Windmills are an interesting and challenging frontier in environmental regulation, as this story from the New York Times suggests. This fellow Michael Mercurio, who’s in the windmill business, put one up on his Cape Cod property and is now fighting tooth and nail with his neighbours:
Some of his neighbors say it is also annoying. They say it is too big. They say it is too noisy. And some residents in this middle-class borough on Long Beach Island have gone to court to try to make him take it down, while the township has stilled it since winter.
“I don’t understand why they are against this[,” Mercurio says, “]I really don’t.”
Maybe because, as Mr. Mercurio’s neighbors Patricia Caplicki and John Miller say in the lawsuit, in a 14-mile-per-hour wind, the three fiberglass blades produce noise greater than 50 decibels, the rough equivalent of light traffic or a noisy refrigerator.
The suit also says that the spinning blades throw “strobe-like shadows” on their property from noon to sunset.
According to the Times, the windmill and additional solar panels cut Mercurio’s electricity and gas bills from something like $4,000 a year to $114, suggesting it’s a significant environmental improvement. This kind of distributed, consumer-controlled generation is a good thing because of that, because it means individuals are taking responsibility for linking their consumption to where power comes from, and because it means a more resilient generation system overall.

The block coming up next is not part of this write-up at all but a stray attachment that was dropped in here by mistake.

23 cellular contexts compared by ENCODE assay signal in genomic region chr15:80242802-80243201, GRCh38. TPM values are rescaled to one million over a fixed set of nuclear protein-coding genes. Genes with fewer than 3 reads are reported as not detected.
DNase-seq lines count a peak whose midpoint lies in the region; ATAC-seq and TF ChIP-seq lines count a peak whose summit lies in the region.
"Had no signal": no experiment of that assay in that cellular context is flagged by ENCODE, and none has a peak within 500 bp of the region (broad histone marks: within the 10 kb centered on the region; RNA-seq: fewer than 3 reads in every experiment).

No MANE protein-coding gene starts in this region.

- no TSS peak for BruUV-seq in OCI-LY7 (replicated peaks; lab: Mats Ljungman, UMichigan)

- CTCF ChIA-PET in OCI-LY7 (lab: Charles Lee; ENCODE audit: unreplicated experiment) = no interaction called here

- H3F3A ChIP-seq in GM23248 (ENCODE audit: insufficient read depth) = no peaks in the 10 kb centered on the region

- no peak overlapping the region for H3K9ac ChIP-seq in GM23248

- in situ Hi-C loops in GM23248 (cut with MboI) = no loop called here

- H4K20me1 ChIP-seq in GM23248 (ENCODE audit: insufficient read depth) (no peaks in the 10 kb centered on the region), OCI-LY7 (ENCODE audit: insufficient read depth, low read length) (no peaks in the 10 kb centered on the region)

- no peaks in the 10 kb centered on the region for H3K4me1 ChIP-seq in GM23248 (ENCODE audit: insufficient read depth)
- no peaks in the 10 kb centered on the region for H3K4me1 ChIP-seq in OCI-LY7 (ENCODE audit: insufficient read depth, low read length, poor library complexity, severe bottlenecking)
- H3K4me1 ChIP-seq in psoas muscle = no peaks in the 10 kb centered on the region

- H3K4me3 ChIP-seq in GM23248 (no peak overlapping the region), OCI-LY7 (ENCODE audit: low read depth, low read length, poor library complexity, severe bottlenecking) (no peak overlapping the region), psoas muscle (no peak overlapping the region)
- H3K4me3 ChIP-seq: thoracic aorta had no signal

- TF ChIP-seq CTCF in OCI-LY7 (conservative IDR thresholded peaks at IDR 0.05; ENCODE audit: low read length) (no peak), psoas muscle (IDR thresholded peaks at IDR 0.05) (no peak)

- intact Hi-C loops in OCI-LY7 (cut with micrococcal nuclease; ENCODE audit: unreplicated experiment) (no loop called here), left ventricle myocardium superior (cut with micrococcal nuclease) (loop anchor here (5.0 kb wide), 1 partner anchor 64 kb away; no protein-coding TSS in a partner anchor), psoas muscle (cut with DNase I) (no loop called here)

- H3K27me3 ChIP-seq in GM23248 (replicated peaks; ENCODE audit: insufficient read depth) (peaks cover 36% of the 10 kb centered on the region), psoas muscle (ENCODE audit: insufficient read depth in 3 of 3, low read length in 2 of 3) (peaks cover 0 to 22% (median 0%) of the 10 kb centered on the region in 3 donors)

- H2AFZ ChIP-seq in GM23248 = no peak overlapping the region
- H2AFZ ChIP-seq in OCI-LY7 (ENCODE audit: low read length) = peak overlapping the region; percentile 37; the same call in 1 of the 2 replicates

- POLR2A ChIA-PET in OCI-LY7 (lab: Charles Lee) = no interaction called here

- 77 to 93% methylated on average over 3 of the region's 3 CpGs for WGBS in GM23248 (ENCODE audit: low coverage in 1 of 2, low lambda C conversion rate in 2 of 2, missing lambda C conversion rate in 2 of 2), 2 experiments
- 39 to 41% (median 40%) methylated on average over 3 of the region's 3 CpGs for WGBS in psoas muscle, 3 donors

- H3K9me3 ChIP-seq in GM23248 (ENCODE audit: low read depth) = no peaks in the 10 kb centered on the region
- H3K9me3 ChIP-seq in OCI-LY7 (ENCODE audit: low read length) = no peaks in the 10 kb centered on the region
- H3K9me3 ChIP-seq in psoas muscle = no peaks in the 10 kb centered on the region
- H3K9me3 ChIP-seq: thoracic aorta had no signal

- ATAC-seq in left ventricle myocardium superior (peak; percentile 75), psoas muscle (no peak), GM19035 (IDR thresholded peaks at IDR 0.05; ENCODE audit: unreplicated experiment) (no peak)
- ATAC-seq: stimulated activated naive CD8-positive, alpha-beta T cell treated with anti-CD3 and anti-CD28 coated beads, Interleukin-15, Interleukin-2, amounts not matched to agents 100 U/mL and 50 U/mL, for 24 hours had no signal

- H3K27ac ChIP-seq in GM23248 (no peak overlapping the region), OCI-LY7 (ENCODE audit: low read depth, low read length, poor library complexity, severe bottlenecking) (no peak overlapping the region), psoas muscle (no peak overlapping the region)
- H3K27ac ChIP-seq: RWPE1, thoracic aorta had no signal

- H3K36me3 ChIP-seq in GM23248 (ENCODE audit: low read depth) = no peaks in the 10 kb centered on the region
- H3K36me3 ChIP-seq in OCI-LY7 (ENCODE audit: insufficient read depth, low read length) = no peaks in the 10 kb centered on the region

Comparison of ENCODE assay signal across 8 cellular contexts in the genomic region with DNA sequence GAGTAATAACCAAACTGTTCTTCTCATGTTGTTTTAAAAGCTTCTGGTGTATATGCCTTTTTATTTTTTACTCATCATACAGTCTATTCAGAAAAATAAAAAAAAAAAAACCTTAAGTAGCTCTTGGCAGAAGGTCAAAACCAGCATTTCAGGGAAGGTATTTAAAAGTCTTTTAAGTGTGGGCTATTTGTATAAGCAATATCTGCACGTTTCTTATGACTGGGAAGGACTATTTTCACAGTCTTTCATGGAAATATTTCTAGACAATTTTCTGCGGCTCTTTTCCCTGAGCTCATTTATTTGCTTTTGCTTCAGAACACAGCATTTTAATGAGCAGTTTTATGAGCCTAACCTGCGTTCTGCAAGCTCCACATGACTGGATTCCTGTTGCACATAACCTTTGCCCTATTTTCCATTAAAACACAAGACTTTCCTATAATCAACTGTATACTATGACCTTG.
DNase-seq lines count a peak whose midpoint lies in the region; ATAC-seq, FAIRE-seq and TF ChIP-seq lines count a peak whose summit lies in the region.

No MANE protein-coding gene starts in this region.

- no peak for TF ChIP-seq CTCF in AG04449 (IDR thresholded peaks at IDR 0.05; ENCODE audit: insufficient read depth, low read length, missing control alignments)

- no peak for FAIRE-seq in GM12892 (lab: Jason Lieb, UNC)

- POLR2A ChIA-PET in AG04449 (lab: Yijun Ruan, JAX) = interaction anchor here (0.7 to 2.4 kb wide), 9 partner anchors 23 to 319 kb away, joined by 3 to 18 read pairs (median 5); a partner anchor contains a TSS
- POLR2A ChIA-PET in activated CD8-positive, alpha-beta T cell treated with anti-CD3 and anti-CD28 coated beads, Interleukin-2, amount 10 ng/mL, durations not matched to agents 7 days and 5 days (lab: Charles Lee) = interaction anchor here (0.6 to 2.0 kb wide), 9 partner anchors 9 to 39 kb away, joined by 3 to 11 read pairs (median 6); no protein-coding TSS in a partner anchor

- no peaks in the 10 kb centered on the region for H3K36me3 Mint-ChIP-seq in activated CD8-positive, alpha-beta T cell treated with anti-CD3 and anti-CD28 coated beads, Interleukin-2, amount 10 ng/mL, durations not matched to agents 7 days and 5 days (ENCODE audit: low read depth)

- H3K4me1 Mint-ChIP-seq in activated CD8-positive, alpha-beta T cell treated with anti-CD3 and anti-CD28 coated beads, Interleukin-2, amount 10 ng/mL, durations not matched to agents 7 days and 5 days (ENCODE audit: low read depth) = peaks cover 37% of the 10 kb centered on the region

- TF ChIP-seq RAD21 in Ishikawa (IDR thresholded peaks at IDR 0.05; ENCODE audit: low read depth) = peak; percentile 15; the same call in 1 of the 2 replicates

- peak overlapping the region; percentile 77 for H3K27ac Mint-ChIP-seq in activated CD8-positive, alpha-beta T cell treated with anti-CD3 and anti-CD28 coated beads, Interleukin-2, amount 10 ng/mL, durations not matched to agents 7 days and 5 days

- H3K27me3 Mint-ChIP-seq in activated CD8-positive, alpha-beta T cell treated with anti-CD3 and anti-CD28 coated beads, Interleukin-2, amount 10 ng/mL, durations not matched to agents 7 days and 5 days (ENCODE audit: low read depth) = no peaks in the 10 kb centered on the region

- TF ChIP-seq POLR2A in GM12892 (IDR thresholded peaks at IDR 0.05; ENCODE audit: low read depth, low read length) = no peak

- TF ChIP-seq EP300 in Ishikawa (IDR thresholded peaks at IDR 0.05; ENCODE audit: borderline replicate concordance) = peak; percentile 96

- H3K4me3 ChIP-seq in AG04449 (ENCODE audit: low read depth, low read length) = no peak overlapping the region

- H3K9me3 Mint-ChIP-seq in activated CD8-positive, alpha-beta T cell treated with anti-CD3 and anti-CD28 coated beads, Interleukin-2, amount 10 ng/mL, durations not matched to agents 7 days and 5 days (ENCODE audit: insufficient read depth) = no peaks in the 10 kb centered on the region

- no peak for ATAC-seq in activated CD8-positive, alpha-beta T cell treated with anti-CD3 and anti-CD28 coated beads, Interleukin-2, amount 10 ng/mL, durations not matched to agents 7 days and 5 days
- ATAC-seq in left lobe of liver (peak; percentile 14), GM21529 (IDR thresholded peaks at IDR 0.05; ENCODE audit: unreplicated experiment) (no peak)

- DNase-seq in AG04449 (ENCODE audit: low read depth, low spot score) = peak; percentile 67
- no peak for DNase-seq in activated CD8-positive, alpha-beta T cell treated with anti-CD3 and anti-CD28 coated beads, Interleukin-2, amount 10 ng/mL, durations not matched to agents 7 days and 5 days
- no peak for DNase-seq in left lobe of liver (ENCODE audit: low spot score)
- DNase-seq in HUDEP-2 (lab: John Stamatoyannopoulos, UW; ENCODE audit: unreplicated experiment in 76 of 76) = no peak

That said, I can understand somebody not wanting a 35-foot-high windmill looming over his or her yard, particularly if the business about the strobe effect is true, and I don’t imagine it’d be pleasant to inhabit a neighbourhood forested with them. It’s not that it’s unpleasant to look at, but that it has a deleterious effect on the neighbours whether they look at it or not.
Lots of harmless property improvements — solar-powered water heaters, say, or new kinds of insulation — are effectively forbidden under zoning codes because they’re not specifically permitted, and without official standards, they can’t be inspected. This is dangerously silly; if I want to stick some panels on the roof of my house, that’s nobody’s business but mine, and perhaps my insurance company’s.
In cases such as Mr. Mercurio’s, though, there’s doubtless a role for the local government in setting limits on what you can do that affects other people’s enjoyment of their property. If you couldn’t put up an antenna or an advertisement that does certain things, you probably shouldn’t be treated different just because your goal is environmental rather than commercial.